Breaking news per Reuters: "Lawyer for WikiLeak's Julian Assange says arranging to meet police by consent." Whether this means an arrest is imminent we hope to find out shortly. And just this out from NBC: Julian Assange's attorney says a place and time are being negotiated for a meeting with Scotland Yard.
In this week's Straight Talk episode, Chris Martenon interviews Charles Hugh Smith, both very insightful individuals who have repeatedly appeared on the pages of Zero Hedge with unique and always original perspectives. Of all issues that dominate CHS' outlook on the economy, society and politics, the top two items that keep Smith up at night are "demographics and Peak Oil...which cannot be massaged away by policy tweaks or financial engineering." Much more in the enclosed interview.
Earlier today it was announced that in lieu of a physical arrest, Julian Assange is currently undergoing a liquidity one, after earlier today first Swiss NZZ and subsequently the WSJ reported that the Australian's funds in Swiss PostFinance bank have been frozen: "In a statement Monday, WikiLeaks said there was €31,000 in the PostFinance account, belonging to the defense fund and to Mr. Assange personally. WikiLeaks described this money as "frozen." But €31k may be a small price to pay knowing that very soon Assange will most likely succeed Ben Bernanke as the magazine's Person of the Year.
It is confirmed: last week's incursion by the ECB in buying any and all offered Irish and Portuguese bonds is now in the history books. As the ECB reports, "in the week from Monday 29 November to Friday 3 December were of a volume of EUR 1,965 million, the rounded settled amount - and the intended amount for absorption accordingly - increased to EUR 69 billion. The transactions made between Wednesday 1 December and Friday 3 December have, with few exceptions, not yet settled and hence are not reflected in this figure." In other words, the bulk of the peripheral bond buying is not even included, and we will share the final tally with readers next Sunday night. We fully expect the amount for the week ended December 13 to be another all time record. In the meantime, the chart below shows all of the recent purchases under the ECB's SMP (aka sterilized open market monetization) program. As an aside, the biggest amount monetized occurred in the first week of the program's launch when the ECB monetized €16.5 billion.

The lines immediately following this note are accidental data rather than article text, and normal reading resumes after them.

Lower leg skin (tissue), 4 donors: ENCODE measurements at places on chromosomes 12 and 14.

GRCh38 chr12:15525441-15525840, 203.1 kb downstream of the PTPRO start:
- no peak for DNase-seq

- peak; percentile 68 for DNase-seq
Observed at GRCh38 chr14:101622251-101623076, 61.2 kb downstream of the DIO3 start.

Now that Tim Geithner has put the bond issuance machinery on autopilot, and all future bond auctions will be eventually monetized by Bernanke (and then some: after all a fiscally united Europe is expected to start bond issuance soon), he has decided to branch out into the next best thing to destroying the once greatest country in the world - blogging. And, sure enough, that titanic scion of the blogging world, Barry Ritholtz takes some time away from his busy schedule which lately involves a daily stint on CNBC's Fast Money, to share some brilliant insights with Tim Geithner on how to create a killer blog. We present this without commentary, because after one reads such words, and what can one say but... Ritholtz.
Brian Sack Sneaks A Fast One: 20% Of Today's Long-End POMO Monetization Is 30 Year Auctioned Off Last MonthSubmitted by Tyler Durden on 12/06/2010 - 13:13
After in the last two POMOs Brian Sack put the most recently issued bond on the exclusion list, today, as part of today's micro $2.044 billion long-end (2028-2040) POMO, the PPT head tried to sneak a fast one, after the second most monetized issue ended up being the QL5 of 11/15/2040, which just happens to be the bond auctioned off less than a month ago (November 10). This amounts to 2.6% of the entire $16 billion auction. We are confident that before all is said and done, not only will the 35% SOMA limit be raised on this 30 year CUSIP, but the Fed will be the proud owner of well over half of any and all recently issued long-end bonds.
Two weeks ago, the New York Times's Gretchen Morgensen wrote an article in which she touched upon the curious case of Kemp vs. Countrywide Home Loans in which Countrywide held on to the original mortgage note and related docs "even though the pooling and servicing agreement